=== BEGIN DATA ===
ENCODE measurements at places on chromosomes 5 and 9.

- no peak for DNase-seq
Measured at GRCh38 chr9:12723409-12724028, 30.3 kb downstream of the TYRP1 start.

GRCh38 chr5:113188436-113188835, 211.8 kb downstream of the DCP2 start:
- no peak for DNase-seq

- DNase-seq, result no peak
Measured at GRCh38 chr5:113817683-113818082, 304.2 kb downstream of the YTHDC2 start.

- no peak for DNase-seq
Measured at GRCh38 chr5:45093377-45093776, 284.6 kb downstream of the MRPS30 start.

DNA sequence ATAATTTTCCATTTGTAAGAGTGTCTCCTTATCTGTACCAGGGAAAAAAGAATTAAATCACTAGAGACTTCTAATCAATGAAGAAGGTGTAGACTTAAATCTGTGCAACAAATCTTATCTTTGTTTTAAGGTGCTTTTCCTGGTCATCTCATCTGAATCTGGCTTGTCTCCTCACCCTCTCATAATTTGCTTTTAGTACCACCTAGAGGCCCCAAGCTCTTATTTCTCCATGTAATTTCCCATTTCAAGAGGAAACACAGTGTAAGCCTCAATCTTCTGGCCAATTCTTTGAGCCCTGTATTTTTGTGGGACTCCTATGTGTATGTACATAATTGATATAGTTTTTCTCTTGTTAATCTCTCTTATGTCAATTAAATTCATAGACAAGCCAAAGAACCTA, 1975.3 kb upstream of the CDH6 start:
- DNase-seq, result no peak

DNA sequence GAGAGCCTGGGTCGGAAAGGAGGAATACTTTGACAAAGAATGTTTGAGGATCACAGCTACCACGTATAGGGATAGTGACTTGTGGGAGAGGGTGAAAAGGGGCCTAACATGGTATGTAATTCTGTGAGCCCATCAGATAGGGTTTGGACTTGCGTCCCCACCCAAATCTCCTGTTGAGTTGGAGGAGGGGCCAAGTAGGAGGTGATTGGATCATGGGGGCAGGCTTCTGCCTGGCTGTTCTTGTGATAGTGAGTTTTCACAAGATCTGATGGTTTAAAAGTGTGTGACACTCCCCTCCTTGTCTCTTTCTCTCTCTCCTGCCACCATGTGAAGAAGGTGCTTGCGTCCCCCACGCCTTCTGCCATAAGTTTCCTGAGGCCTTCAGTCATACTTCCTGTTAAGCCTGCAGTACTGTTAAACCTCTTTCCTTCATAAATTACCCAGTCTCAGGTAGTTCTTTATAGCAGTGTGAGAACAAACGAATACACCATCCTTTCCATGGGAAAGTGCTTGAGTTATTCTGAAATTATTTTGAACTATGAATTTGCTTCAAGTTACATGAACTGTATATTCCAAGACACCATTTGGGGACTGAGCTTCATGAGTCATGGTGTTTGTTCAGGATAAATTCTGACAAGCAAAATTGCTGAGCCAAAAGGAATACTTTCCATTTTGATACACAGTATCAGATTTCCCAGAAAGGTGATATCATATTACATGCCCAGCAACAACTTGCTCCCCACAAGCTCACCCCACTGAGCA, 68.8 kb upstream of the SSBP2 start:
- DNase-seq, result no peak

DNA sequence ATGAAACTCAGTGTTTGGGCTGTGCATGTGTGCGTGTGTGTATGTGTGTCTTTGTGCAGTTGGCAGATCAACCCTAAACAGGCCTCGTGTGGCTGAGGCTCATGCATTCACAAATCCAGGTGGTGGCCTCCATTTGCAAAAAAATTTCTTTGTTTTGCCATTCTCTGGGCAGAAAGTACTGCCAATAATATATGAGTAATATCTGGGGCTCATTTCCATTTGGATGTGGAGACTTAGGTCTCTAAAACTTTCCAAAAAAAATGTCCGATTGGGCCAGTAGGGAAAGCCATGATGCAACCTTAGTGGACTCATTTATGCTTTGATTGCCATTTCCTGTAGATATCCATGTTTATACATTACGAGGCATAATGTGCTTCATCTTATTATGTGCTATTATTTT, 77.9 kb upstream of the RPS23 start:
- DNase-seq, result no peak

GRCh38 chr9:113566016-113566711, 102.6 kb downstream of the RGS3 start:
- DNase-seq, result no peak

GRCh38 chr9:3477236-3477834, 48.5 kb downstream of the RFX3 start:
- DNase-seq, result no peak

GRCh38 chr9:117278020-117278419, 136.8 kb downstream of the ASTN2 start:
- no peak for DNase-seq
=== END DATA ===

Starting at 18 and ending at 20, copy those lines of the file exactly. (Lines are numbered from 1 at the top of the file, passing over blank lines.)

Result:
GRCh38 chr9:3477236-3477834, 48.5 kb downstream of the RFX3 start:
- DNase-seq, result no peak

GRCh38 chr9:117278020-117278419, 136.8 kb downstream of the ASTN2 start: